MIAMI — A Pentagon contract tugboat inexplicably sank at the U.S. Navy base at Guantanamo Bay, Cuba, over the weekend, creating a hazardous waste spill, the base said Monday.
The 60-foot tugboat operated by a contractor, not the Navy, was named Little Debbie, base spokeswoman Kelly Wirfel said by email from the remote outpost. It was alongside a maintenance barge in the port when it sank, she said, forcing closure of the bay and its beaches to recreational activities over the weekend but not disrupting tugboat activity because Guantanamo has other tugs.
No injuries were reported. The cause of the sinking is under investigation, Wirfel said.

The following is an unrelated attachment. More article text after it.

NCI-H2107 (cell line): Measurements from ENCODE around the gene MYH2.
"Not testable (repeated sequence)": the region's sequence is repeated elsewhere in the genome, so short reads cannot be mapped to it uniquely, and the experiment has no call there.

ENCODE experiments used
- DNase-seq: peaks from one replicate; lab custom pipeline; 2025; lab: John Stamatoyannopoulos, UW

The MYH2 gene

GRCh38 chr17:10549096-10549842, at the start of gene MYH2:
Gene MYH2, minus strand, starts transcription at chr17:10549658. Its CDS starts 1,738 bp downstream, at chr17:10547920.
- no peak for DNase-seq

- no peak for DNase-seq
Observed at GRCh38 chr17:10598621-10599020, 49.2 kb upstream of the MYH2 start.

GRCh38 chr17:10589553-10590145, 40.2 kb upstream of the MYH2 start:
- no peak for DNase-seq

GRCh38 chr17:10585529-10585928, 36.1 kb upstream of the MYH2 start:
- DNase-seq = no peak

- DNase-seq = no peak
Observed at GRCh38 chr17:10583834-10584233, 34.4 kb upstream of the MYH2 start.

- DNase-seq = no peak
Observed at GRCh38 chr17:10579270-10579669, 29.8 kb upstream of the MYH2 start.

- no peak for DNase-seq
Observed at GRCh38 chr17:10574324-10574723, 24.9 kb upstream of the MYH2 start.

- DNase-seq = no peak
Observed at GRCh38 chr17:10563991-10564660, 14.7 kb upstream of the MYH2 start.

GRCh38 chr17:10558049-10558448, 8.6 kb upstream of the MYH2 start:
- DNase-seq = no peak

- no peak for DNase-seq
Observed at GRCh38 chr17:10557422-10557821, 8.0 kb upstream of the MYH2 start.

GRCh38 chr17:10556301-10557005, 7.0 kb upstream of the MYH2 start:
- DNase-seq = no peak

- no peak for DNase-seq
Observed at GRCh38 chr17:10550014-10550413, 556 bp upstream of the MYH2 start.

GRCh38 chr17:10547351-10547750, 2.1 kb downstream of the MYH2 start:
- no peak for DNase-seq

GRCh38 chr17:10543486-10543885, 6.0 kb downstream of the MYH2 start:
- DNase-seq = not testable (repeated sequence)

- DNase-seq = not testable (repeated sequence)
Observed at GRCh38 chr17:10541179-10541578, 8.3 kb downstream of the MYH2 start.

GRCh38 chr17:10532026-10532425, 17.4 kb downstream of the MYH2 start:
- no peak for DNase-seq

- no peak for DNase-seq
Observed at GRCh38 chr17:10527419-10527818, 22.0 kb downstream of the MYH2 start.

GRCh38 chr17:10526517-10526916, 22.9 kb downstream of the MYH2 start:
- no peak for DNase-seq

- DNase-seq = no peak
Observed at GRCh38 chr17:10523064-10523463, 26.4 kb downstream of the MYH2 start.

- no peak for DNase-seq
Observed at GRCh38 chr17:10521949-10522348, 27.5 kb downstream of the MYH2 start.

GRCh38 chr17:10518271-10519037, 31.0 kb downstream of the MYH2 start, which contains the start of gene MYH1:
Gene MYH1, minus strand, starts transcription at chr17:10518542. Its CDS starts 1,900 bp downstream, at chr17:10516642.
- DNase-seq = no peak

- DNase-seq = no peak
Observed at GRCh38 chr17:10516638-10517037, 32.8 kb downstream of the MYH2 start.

The latest mishap occurred a month after a barge bound for Guantanamo lost containers off South Florida, including a half-dozen new rental cars. Last fall, Superstorm Sandy churned up an inert 500-pound practice bomb, also closing some beaches.
“It is always interesting here,” Wirfel said.
Beaches reopened Monday afternoon once the fuel spill was “contained and under control of Port Services Recovery Team,” Wirfel said.
The base typically offers wide-ranging activities on the water for many of the 6,000 or so residents — fishing, diving, kayaking and sailing as well as beaches manicured for parties and barbecues.
Although it was not known how much oil spilled, the Navy base had trained for such a disaster and did not call in either the Coast Guard to inspect or other federal environmental authorities, said Wirfel.